Ripper

Ripper

The term ripper, in agronomy, means a deep processing, analogous to tillage, which is carried out between 80 and up to a maximum of 150 cm before the planting of an arboretum. In general the working depth depends above all on the texture: to avoid the possible formation of a relatively superficial processing sole, the depth is increased in the silty and clayey soils.
Unlike the tillage that is a unique process, the ripper can be performed on the same soil at the end of the productive life of an arboretum, before the planting of the new one.
The objective of the ripper is to create soft conditions that guarantee an easier expansion and deepening of the root system of the tree species.
The break-in is carried out with the help of a wheeled or tracked agricultural tractor of great power and grip.
The ripper determines an inversion of the soil profile. It also offers the advantage of having a temporary action to eliminate weeds and can be exploited for the burial of fertilizers.
The disadvantages consist in the eventual carryover of sterile ground on the surface and, above all, in the greater costs and in the rapid mineralization of the organic substance brought to the surface by the underlying layers.
Due to the large size of the clods, following the burglary processing, complementary processing is required which generally consists of medium depth plowing and one or two harrowing. The basic fertilization can be carried out in correspondence with the burglary, but it is preferable to send it to the complementary plowing as it concentrates the fertilizers in the layer most affected by the roots (30-40 cm).
Burglary is an agronomic operation that has the objective of performing preliminary operations such as: clearing or deforestation, surface leveling, stone removal and before complementary work.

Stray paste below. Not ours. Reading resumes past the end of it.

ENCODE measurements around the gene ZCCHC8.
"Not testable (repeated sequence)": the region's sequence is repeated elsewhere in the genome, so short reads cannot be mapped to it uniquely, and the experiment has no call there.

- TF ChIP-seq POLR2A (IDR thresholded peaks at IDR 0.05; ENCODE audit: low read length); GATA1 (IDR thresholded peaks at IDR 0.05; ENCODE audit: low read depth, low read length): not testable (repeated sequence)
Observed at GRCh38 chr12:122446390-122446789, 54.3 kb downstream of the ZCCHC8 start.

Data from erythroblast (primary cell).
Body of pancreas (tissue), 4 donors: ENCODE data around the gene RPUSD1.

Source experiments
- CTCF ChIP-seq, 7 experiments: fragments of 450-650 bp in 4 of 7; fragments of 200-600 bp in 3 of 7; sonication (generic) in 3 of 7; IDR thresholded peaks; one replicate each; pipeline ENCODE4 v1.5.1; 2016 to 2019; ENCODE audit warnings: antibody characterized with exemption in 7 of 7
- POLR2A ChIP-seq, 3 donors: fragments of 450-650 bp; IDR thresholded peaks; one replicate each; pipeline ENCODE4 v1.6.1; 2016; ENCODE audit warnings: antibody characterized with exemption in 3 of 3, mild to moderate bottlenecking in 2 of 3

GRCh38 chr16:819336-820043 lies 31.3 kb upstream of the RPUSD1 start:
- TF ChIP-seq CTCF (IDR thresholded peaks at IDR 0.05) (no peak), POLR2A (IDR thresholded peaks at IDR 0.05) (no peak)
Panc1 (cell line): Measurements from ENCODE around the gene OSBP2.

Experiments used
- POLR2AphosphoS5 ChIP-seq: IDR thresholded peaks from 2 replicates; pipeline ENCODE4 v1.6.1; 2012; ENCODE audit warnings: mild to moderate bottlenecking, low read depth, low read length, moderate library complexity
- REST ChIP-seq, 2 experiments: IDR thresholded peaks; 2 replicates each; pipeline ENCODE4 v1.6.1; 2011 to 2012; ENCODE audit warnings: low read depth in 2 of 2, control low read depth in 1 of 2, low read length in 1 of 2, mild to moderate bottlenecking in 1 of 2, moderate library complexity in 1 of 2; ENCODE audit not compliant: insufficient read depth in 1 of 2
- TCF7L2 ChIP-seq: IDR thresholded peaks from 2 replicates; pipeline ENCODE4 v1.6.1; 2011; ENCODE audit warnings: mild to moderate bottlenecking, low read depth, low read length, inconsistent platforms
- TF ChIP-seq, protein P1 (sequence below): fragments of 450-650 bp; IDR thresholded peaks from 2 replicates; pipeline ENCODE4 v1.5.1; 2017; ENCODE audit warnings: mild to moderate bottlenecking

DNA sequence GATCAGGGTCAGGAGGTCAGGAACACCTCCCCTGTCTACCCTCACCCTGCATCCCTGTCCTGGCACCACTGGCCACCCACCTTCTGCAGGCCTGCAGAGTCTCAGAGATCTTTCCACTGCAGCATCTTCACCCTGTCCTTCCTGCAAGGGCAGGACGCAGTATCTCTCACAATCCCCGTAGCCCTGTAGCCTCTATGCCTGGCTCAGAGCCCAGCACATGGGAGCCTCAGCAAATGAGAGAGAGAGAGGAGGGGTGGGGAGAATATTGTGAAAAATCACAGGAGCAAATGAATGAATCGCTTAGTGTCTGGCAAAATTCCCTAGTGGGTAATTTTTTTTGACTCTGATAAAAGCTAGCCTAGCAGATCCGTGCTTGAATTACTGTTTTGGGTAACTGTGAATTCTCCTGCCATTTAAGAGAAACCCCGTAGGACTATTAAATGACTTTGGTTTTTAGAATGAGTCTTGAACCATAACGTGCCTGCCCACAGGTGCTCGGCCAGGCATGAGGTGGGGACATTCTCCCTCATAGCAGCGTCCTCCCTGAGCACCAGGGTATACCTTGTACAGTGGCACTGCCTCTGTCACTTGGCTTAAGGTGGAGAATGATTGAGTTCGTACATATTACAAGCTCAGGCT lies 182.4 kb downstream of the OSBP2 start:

For this reason the best period for the execution of the ripper is the summer because in this season the soil is in the cohesive state and the risks of damaging the structure, due mostly to constipation with particularly heavy means, are minimal.
One of the ripper techniques is the hole technique that is obtained by practicing large and deep holes at the points where the plants will be planted.
This operation, which was once performed manually and with specific tools, is now performed mechanically with drills capable of digging holes 80-100 cm deep. Unlike total ripper (often called ripping) it does not therefore affect the entire soil to be implanted, thus further protecting the soil microflora.
Another type of ripper is the trench, also called burglary, which is performed by making a deep trench along the rows of the rows.
This less common technique is performed by tracing a trench with a furrow plow (equipped with a double moldboard) or with a bucket excavator at a depth of about one meter and a width of over one meter.
Ripper, more specifically referred to as “ripping”, is instead performed with heavy scarifiers, called rippers, capable of reaching significant depths. The ripper is a tool composed of 1-4 discarding organs and is carried by a tractor with adequate power and grip or by a machine for earth moving and at the same depth, ripping requires lower traction forces. This type of processing does not alter the profile of the terrain but limits itself to interrupting its continuity with a series of parallel cuts.
For greater efficiency of the processing it is preferable to perform two passages in perpendicular directions. Compared to plowing it has the disadvantage of not being able to be exploited for the landfill of soil improvers and fertilizers and has, moreover, an effect of elimination of smaller weeds. The processing could be followed by a simple harrowing, but a subsequent medium depth plowing is also necessary in order to interrupt the fertilizers supplied with the bottom fertilizer.

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